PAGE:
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National Study of Nanomaterial Toxicity Sets Stage for Policies to Address Health Risks

For the first time, researchers from institutions around the country have conducted an identical series of toxicology tests evaluating lung-related health impacts associated with widely used engineered nanomaterials (ENMs). The study provides comparable health risk data from multiple labs, which should help regulators develop policies to protect workers and consumers who come into contact with ENMs.

Researchers have done a great deal of toxicological research on ENMs over the past 10 years, but the results have often been difficult to interpret. This is because ENMs from different sources had different chemical and physical properties, and because investigators used different protocols to conduct the experiments.

“The goal of creating this multicenter consortium was to have multiple labs recreate key studies using the same materials and protocols, so that policy-makers have access to consistent, comparable results from multiple institutions,” says Dr. James Bonner, an associate professor of environmental and molecular toxicology at NC State and lead author of a paper describing the work.

For this study, researchers from eight institutions used mouse and rat models to look at pulmonary health effects related to exposure to titanium dioxide nanoparticles and carbon nanotubes.

The researchers found that carbon nanotubes, which are used in everything from bicycle frames to high performance electronics, produced inflammation and inflammatory lesions in the lower portions of the lung. However, the researchers found that the nanotubes could be made less hazardous if treated to remove excess metal catalysts used in the manufacturing process or modified by adding carboxyl groups to the outer shell of the tubes to make them more easily dispersed in biological fluids.

The researchers also found that titanium dioxide nanoparticles also caused inflammation in the lower regions of the lung. Belt-shaped titanium nanoparticles caused more cellular damage in the lungs, and more pronounced lesions, than spherical nanoparticles.

“The findings are significant, but the real take-away message here is that the multicenter consortium concept works – and that means this is a starting point for assessing nanomaterials using this approach,” Bonner says. “I’m optimistic that this will serve as a blueprint for similar efforts, which will give regulators comparable data across institutions that will be easier for them to interpret.”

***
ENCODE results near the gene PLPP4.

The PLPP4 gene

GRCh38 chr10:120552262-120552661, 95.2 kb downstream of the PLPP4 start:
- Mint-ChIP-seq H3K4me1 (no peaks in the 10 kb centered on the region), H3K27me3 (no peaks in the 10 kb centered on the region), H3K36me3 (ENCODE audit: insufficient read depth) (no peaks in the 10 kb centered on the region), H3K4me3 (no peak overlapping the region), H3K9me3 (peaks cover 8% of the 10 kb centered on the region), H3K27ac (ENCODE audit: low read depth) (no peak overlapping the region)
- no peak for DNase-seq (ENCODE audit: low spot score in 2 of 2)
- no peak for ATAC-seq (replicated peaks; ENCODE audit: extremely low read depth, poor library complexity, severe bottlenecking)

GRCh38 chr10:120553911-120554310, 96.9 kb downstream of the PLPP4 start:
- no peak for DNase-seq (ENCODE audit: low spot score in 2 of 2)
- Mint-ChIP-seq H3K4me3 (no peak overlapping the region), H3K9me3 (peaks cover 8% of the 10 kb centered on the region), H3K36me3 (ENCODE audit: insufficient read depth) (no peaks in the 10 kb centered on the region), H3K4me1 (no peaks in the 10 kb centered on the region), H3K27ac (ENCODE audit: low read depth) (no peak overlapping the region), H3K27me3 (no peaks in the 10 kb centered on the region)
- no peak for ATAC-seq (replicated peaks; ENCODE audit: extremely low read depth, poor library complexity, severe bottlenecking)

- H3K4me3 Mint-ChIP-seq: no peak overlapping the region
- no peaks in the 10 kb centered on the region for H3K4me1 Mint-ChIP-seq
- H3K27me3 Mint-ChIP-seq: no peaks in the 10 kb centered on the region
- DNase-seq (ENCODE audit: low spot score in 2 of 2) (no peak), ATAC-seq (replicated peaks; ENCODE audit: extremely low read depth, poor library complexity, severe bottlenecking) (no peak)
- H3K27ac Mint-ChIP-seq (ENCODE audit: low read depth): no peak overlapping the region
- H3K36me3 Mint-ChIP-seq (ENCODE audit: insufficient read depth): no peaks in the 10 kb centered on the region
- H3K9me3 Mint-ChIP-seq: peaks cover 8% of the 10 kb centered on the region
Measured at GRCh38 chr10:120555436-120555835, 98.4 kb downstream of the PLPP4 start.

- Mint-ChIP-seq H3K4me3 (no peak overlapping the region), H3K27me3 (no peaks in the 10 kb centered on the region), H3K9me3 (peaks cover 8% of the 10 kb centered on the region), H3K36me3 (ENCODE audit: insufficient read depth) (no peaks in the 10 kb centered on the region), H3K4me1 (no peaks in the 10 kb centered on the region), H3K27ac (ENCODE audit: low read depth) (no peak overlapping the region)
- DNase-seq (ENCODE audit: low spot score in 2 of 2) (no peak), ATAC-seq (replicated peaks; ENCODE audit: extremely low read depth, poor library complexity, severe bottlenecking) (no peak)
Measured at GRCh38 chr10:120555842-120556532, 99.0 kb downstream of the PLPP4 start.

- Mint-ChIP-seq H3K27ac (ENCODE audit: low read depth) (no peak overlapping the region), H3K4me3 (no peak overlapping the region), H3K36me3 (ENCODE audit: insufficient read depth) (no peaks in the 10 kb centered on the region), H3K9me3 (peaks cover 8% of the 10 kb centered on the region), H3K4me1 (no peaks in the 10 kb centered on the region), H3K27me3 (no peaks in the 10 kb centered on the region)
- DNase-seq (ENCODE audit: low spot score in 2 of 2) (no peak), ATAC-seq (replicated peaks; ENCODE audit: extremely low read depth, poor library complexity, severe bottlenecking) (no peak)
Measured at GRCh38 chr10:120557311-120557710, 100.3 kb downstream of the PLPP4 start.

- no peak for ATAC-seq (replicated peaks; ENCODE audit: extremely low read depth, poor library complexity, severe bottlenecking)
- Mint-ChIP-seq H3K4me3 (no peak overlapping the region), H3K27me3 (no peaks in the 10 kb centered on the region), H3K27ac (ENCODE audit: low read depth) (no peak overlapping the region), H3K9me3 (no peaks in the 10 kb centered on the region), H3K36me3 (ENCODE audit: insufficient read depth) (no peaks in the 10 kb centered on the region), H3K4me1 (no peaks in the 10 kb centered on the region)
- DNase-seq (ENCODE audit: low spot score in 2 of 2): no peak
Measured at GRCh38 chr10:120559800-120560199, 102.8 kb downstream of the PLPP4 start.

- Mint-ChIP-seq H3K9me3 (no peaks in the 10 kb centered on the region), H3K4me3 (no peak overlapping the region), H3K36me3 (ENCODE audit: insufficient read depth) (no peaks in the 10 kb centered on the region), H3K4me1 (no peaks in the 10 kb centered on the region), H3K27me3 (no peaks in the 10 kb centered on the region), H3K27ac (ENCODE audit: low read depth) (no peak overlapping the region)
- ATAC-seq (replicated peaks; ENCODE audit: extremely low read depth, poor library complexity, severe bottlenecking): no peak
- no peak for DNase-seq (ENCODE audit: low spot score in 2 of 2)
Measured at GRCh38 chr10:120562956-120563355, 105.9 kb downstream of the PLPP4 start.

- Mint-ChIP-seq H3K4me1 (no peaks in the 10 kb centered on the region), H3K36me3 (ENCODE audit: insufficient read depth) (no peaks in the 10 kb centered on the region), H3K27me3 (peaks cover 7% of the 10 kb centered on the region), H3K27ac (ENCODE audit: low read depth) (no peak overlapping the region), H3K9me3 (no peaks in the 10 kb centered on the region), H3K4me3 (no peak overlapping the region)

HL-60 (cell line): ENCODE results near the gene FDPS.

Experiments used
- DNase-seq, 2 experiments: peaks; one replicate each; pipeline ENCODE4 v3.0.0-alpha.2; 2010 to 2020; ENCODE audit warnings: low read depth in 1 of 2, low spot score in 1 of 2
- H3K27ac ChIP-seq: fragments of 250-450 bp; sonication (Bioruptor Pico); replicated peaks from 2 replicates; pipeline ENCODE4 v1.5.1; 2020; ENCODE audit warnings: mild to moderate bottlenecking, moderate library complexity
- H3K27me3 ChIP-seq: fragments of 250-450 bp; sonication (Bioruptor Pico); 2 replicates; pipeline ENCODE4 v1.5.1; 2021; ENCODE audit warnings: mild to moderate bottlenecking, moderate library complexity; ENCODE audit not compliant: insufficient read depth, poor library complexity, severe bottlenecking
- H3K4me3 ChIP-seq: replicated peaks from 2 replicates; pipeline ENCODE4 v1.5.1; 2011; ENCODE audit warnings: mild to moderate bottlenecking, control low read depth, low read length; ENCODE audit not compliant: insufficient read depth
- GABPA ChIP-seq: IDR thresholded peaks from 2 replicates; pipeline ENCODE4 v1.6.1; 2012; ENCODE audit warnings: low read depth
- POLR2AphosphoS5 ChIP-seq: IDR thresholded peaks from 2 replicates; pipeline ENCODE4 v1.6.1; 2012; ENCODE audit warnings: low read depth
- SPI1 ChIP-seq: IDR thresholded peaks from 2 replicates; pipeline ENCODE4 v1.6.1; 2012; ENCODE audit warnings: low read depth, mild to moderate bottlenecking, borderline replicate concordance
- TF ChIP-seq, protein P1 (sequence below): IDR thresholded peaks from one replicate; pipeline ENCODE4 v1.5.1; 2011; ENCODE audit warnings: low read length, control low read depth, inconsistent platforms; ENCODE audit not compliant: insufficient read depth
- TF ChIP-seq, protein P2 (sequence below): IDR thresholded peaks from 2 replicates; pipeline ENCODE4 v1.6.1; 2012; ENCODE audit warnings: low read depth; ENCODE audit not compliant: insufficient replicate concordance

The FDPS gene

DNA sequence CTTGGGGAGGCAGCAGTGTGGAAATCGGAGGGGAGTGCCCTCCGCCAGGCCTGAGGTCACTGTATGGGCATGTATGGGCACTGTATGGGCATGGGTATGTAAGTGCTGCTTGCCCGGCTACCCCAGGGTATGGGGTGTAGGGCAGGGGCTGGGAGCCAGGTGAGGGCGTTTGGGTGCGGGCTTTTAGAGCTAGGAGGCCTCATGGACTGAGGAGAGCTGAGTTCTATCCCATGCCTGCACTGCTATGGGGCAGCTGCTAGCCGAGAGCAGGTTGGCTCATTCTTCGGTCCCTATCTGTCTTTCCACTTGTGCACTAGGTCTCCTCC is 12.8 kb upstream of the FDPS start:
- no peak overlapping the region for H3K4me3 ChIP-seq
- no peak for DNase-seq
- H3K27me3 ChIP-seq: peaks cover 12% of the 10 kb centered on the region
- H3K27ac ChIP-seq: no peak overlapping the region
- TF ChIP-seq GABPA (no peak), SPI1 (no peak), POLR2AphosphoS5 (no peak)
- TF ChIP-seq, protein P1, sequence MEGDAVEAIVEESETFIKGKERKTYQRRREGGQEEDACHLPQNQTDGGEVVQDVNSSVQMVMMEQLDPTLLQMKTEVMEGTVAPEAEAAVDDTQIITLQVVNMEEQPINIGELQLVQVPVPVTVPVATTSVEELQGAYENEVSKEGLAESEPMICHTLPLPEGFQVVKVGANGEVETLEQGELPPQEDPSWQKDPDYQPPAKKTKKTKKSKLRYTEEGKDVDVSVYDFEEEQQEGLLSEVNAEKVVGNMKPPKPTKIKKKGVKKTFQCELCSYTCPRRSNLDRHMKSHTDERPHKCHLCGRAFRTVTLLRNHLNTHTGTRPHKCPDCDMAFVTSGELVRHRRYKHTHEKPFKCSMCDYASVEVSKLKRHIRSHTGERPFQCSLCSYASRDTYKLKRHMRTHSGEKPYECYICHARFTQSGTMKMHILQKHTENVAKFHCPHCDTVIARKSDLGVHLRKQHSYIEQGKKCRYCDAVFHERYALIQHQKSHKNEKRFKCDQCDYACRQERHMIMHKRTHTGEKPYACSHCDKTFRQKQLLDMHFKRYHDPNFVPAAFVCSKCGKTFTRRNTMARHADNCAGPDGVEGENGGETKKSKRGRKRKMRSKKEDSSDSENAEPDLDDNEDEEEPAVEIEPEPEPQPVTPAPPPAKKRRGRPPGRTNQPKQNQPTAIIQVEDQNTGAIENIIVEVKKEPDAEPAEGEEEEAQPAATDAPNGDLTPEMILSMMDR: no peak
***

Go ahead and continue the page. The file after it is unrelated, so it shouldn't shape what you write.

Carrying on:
The paper, “Inter-laboratory Evaluation of Rodent Pulmonary Responses to Engineered Nanomaterials,” was published May 6 in Environmental Health Perspectives. Corresponding authors on the paper are Bonner and Dr. Kent Pinkerton of UC Davis. The research was funded by the National Institute of Environmental Health Sciences. The institutions were North Carolina State University, University of California Davis, East Carolina University, the National Institute for Occupational Safety and Health, University of Rochester, Michigan State University, University of Washington and the Center for Environmental Implications of Nanotechnology.


Note to Editors: The study abstract follows.

“Inter-laboratory Evaluation of Rodent Pulmonary Responses to Engineered Nanomaterials”

Authors: James C. Bonner and Alexia J. Taylor, North Carolina State University; Kent E. Pinkerton and Rona M. Silva, University of California Davis; Jared M. Brown and Susana C. Hilderbrand, East Carolina University; Vincent Castranova and Dale Porter, National Institute for Occupational Safety and Health; Alison Elder and Günter Oberdörster, University of Rochester; Jack Harkema and Lori A. Bramble, Michigan State University; Terrance J. Kavanagh and Dianne Botta, University of Washington; Andre Nel, Center for Environmental Implications of Nanotechnology

Published: May 6, Environmental Health Perspectives

Abstract: BACKGROUND: Engineered nanomaterials (ENMs) have potential benefits, but also present safety concerns for human health. Interlaboratory studies in rodents using standardized protocols are needed for ENM toxicity assessment. METHODS: Four labs evaluated lung responses in C57BL/6 mice to ENMs delivered by oropharyngeal aspiration (OPA). Three labs evaluated SpragueDawley (SD) or Fisher (F)344 rats following intratracheal instillation (IT). ENMs tested were three forms of titanium dioxide (TiO2); anatase/rutile spheres (TiO2P25), anatase spheres (TiO2A), anatase nanobelts (TiO2NB), and three forms of multiwalled carbon nanotubes (MWCNT); original (O), purified (P), and carboxylic acid “functionalized” (F). Bronchoalveolar lavage fluid was collected after 1 day for differential cell counts, lactate dehydrogenase (LDH), and protein. Lungs were fixed for histopathology. Responses were also examined at 7 days (TiO2) and 21 days (MWCNTs). RESULTS: TiO2A, TiO2P25, and TiO2NB caused significant neutrophilia in mice at 1 day in 3 out of 4 labs, respectively. TiO2NB caused neutrophilia in rats at 1 day in 2 out of 3 labs, while TiO2P25 or TiO2A had no significant effect in any of the labs. Inflammation induced by TiO2 in mice and rats resolved by day 7. All MWCNT types caused neutrophilia at 1 day in 3 out of 4 mouse labs and all rat labs. Three out of 4 labs observed similar histopathology to OMWCNT or TiO2NB in mice. CONCLUSIONS: ENMs produced similar patterns of neutrophilia and pathology in rats and mice. Although interlaboratory variability was found in the degree of neutrophilia caused by the three types of TiO2 nanoparticles, similar findings of relative potency for the three types of MWCNTs were found across all laboratories, thus providing greater confidence in these interlaboratory comparisons.

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